7 Ways to Get Through the Holidays During Hard Times

Happiness: Lifestyle

By: // November 29, 2017


While others are baking Christmas cookies and scaling their roofs to hang up sparkling lights, you might not be feeling as sweet and sparkly about the holidays. All of the cheer and merriment of the holidays can shine a bright light on whatever issue you might be facing—a loss of a loved one, the loss of a pet, a year that didn’t go as planned, a relationship ending, or a personal challenge—and you’d rather stay under the covers and wake up when it’s January. It’s tough to be going through a tough time when everything around you is turning into a Hallmark card. But going into hibernation til January isn’t practical (or healthy), so I put together a game plan to help you through December. And maybe, just maybe, you might enjoy it a little bit too.

1.Pay tribute.

If you are experiencing a loss that has you feeling empty and sad, use your emotions to pay tribute. If you lost a family member this year, you can do this by working on a photo album, writing a personal tribute you can share with other family members, or sharing memories of the person you lost. If your loss is a relationship ending, try to switch the focus and pay tribute to your own life. In what ways have you been neglecting yourself? What are some things you could do for just you that would restore your spirit? If it’s a beloved family pet that you lost, pay tribute and donate some of your time to the local animal shelter or create a positive memory by framing a picture of your cherished pet. Try to take some small steps that create a feeling of comfort in you.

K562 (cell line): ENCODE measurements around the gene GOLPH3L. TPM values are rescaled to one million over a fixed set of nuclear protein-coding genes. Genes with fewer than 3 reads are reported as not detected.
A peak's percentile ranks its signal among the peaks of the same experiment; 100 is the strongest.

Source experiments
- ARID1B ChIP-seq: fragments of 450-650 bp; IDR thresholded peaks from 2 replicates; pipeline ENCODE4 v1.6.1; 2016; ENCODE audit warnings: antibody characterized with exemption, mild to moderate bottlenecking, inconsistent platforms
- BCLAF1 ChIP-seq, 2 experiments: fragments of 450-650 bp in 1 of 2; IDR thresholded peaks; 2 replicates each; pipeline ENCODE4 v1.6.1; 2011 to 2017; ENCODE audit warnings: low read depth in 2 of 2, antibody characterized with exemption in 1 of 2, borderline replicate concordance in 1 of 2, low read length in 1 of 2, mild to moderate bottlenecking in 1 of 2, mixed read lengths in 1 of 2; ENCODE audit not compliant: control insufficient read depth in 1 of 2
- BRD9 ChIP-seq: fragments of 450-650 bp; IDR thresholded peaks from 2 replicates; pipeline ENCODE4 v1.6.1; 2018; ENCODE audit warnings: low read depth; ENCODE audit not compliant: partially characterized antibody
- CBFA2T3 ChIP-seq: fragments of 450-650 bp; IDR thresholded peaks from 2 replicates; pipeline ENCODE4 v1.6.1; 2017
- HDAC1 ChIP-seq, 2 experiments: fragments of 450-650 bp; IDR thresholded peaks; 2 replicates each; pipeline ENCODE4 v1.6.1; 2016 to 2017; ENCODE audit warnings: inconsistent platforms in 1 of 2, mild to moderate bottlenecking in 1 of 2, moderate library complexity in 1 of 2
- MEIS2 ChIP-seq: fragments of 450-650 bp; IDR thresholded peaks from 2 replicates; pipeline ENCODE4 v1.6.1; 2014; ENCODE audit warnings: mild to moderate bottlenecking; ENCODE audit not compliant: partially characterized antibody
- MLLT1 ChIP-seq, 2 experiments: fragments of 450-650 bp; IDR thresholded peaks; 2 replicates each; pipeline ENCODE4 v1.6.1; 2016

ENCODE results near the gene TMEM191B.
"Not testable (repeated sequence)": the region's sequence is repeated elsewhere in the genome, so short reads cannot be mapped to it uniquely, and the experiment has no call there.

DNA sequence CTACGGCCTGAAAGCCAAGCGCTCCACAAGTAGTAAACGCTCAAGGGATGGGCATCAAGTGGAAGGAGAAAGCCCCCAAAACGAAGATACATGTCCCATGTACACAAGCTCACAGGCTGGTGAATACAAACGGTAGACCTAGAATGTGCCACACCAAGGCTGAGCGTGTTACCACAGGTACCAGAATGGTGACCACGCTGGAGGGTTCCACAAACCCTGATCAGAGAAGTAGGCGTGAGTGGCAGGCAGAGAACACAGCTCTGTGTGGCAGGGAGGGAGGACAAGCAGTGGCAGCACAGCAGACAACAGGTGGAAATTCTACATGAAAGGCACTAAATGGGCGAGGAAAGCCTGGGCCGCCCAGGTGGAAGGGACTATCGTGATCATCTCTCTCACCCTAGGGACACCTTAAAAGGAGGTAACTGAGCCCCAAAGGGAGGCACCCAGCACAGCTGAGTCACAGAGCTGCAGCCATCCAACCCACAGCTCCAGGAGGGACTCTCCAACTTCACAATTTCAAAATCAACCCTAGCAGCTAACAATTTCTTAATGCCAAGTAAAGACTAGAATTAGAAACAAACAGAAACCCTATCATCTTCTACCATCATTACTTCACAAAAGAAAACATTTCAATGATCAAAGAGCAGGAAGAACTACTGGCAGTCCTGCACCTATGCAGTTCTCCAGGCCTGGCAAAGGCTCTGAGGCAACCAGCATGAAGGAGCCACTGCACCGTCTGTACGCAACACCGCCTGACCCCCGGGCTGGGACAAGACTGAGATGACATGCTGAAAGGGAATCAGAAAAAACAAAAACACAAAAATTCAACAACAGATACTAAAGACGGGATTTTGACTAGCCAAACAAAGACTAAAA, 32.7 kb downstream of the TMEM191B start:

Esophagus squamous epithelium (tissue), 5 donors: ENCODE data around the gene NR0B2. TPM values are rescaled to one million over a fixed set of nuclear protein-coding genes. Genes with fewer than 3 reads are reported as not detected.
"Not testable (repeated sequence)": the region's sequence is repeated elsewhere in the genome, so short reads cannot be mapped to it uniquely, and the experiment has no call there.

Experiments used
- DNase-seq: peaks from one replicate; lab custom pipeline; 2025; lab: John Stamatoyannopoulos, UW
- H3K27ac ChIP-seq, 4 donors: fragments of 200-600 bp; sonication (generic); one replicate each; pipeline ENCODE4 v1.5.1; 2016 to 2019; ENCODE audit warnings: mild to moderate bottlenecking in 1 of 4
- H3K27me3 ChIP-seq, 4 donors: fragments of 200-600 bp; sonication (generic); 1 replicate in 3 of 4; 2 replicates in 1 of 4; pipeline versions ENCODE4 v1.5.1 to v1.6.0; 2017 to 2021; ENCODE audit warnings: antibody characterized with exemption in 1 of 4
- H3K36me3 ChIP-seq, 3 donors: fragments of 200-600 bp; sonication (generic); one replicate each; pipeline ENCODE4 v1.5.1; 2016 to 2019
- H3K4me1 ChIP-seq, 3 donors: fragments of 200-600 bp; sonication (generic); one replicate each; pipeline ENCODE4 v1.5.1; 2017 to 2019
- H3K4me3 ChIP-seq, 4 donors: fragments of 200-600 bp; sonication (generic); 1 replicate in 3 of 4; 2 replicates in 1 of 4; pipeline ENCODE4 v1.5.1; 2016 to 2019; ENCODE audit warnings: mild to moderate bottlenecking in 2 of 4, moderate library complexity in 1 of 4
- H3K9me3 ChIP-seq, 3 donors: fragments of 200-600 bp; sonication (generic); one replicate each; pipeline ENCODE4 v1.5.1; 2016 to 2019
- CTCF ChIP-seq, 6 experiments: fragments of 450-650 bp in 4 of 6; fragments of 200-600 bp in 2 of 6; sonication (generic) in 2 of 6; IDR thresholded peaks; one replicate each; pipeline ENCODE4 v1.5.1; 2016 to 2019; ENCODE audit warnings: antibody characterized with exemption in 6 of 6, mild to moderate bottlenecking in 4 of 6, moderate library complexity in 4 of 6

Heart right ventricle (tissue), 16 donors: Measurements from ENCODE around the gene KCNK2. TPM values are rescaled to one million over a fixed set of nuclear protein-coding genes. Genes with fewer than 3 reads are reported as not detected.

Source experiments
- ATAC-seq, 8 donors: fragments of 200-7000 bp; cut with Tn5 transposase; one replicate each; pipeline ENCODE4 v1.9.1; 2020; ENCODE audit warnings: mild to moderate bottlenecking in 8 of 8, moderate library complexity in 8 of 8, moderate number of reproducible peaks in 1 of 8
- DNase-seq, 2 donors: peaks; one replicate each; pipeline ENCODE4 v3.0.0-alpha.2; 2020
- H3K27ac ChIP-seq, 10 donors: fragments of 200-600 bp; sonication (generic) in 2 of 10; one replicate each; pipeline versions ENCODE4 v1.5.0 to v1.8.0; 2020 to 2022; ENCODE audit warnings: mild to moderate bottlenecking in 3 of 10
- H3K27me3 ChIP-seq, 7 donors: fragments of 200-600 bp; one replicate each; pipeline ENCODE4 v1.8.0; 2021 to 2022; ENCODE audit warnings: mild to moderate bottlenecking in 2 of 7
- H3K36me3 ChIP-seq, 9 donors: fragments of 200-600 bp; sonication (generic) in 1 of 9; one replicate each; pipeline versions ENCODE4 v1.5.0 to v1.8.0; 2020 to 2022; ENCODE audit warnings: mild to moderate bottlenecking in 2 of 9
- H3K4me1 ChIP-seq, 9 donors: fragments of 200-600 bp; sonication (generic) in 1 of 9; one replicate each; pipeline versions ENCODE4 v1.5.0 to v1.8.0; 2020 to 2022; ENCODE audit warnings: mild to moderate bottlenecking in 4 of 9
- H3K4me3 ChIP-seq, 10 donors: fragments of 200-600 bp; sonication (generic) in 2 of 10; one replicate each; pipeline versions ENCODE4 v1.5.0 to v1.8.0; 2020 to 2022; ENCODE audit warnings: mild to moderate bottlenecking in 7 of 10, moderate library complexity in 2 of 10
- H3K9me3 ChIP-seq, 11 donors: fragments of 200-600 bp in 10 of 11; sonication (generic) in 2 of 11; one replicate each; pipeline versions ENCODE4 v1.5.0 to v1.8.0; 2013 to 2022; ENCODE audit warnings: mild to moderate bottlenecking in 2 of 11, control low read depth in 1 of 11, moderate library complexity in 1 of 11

Related: Your Ultimate Gratitude List To Unlock Happiness

2. Cultivate gratitude.

Whether times are great or times are tough, gratitude is the number one instant mood lifter. Take the time out to notice what’s going right. Even if you are going through a difficult personal challenge, there is always something to be grateful for in your life. Think of three things when you wake up in the morning or make a list of all the things you are grateful for when your day ends. You will be reminding yourself to pay attention to and spend some time with the positive.

3. Scan for the things you like.

Maybe you aren’t going through a loss or a specific problem right now, you just don’t like the holidays because you don’t like where your life is at right now. You aren’t quite ready to put a big Christmas bow around your life yet. Remember, your life doesn’t have to be perfect for you to enjoy it. If you feel like your life is a work in progress, put yourself on a mission to scan for what you do like about the holidays. You don’t have to put your happiness on hold just because you have some personal goals still in progress. It could  be as simple as treating yourself to some down-time, baking your favorite holiday treat, or starting some new traditions with friends or family.

two women at a group fitness class

4. Invest in your relationships.

When you are faced with an obstacle, it’s your support system that matters most. Lean on family and friends. Reach out. Talk to them. Your relationships contribute greatly to your overall well-being. Don’t go solo, let others lift you up. Even better? Grab a friend and take a walk or go to a group fitness class. Moving your body and connecting with friends are two ways to greatly enhance your overall well-being.

Related: Holiday Gift Guide For Foodie & Fitness Fanatics

5. Do something kind for someone else.